It was clear from the beginning Joey Bosa wasn’t going to be an average freshman.
For starters, the Fort Lauderdale native was simply massive upon arriving in Columbus last summer. At 6-foot-5 and 270 pounds of solid muscle, Bosa looked the part of an All-American defensive end before playing a single snap of collegiate football.
He did his best to play the part, too. Bosa earned a starting job on an otherwise talented and deep defensive line and finished the season with 44 tackles, 13.5 tackles for loss and 7.5 sacks.
Those are numbers that gave even coach Urban Meyer pause.
“He’s a starting defensive lineman as a true freshman at Ohio State, which is quite a mouthful,” Meyer said in October.
“He’s an impact player and I’ve never really had a freshman defensive lineman (do that).”
Because Bosa wasn’t your average freshman. It’s also abundantly clear now Bosa won’t be an average anything going forward.
“He’ll be a marked guy,” defensive line coach Larry Johnson said.
“(Teams are) gonna turn protection to him … It’s gonna be a different game than you saw last year because they know who he is.”
That’s the beauty and the curse of success. He’s not another name on the roster or another face in the crowd.
He’s already been named to the Lombardi and Bednarik award watch lists and the kind of expectations associated with such honors will continue to mount. They were there before, sure. But not quite like this.
“It’s great to get all this attention and everything but it never really affected me. I’m still a freshman, they still pick on me,” Bosa said in April. “I’m still the new kid pretty much.”
But really, Bosa might as well be considered a veteran on a defense that’s undergoing an overhaul after unraveling last season.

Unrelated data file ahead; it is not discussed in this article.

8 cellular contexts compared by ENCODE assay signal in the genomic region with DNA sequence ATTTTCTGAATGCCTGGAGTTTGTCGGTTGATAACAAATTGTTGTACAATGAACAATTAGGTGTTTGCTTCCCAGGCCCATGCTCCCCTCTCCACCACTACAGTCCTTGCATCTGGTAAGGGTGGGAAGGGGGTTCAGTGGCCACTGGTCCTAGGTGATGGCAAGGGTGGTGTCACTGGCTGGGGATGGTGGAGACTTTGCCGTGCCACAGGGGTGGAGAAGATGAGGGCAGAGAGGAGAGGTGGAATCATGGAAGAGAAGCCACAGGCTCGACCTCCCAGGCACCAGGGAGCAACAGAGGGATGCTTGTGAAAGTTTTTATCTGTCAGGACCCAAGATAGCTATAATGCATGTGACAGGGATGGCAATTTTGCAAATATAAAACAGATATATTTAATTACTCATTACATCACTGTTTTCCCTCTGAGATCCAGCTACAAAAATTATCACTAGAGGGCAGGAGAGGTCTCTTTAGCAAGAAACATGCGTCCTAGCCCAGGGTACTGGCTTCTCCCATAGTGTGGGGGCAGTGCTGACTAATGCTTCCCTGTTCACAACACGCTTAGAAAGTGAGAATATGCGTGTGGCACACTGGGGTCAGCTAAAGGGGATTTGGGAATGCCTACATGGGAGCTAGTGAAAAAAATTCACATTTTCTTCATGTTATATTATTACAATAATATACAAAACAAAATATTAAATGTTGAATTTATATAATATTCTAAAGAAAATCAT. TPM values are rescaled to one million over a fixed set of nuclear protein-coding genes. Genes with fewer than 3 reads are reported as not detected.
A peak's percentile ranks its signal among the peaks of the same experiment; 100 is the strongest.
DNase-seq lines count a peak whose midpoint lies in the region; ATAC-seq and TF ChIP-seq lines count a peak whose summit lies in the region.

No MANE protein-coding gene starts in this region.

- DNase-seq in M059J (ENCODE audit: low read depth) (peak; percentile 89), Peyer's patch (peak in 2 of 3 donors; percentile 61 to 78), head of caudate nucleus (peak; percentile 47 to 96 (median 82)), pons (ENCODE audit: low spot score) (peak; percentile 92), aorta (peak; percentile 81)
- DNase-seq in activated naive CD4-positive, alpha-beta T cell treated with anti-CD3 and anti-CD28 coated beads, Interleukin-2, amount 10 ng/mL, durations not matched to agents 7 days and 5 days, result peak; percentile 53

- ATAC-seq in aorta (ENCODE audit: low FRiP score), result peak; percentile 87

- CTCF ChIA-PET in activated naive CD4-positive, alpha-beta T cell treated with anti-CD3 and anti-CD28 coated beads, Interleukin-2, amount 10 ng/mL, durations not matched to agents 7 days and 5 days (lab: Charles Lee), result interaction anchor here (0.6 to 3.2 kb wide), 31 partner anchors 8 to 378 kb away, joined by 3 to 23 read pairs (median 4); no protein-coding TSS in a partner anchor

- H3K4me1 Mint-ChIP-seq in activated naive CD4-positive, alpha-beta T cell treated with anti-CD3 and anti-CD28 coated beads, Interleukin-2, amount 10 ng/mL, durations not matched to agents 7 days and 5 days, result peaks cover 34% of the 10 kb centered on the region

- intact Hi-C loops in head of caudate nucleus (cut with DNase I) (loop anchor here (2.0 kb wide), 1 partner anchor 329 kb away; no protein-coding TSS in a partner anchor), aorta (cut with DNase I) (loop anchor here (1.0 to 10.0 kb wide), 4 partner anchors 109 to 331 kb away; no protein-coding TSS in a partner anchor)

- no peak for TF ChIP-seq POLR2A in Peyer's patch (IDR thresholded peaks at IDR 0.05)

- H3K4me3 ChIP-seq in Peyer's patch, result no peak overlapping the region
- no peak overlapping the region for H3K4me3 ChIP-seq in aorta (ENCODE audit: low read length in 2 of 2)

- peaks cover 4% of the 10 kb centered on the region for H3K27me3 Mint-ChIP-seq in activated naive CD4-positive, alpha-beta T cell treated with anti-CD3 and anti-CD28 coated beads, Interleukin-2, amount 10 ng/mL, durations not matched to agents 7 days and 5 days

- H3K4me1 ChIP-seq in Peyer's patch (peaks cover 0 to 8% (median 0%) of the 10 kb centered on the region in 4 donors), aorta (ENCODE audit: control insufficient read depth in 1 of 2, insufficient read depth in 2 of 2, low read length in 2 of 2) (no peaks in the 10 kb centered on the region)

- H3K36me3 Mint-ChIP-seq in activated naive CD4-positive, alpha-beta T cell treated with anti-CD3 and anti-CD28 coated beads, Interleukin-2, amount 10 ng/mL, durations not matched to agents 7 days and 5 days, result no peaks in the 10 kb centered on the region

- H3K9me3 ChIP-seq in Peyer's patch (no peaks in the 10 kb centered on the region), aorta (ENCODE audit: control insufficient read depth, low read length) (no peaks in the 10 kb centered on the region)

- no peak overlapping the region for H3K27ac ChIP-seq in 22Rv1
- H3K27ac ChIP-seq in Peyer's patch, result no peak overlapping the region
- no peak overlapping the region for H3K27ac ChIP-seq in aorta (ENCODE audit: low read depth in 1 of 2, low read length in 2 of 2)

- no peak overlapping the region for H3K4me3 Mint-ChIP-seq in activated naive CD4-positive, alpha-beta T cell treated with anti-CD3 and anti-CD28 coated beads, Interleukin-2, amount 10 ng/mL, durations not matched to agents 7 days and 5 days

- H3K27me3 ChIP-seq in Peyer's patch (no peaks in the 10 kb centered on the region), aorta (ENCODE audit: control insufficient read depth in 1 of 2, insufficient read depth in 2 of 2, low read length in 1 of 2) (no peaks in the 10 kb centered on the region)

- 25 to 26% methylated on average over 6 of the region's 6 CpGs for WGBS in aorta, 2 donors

He’s going to anchor an Ohio State defensive line that has the potential to be among the best in the country. And the kid's only a sophomore.
The signs of such potential were there last year.
“He doesn't get tired. He's so under control for a young guy. It's like he doesn't get real emotion,” defensive coordinator Luke Fickell said days before losing to Clemson in the Orange Bowl.
“He'll get a sack and probably (his) heart rate goes up to about 95 beats-per-minute, where a similar guy gets a sack and probably his heart rate goes up to about 180. It allows him to continue to be under control, and make a play you don't normally see from a young guy.”
Added Fickell, “He's been around the game, but the ability to control himself emotionally -- control his body -- is something you don't see from a lot of young guys. I mean, I compare him sometimes with Cameron Heyward.
“Cameron Heyward came in and started eight games as a true freshman, started in the national championship game. But different -- much different -- because Cameron was almost an out of control, where just Joey is a much more under control type of guy. Similar size and some things, but different ways as well.”
When you’re drawing comparisons to first-round NFL Draft pick, you’re doing something right.
Of course, a complacent attitude could land Bosa in a slump if he’s not careful.
“I think the key is he doesn’t stay the same. He’s gotta move forward,” Johnson said. “The thing he and I talk about is you gotta forget about last year. It’s about this year.”
And this season, for all intents and purposes, could be the year of Joey Bosa.
“I don’t have a big head,” he said. “I just keep doing what I’m doing.”
It’s served him well so far.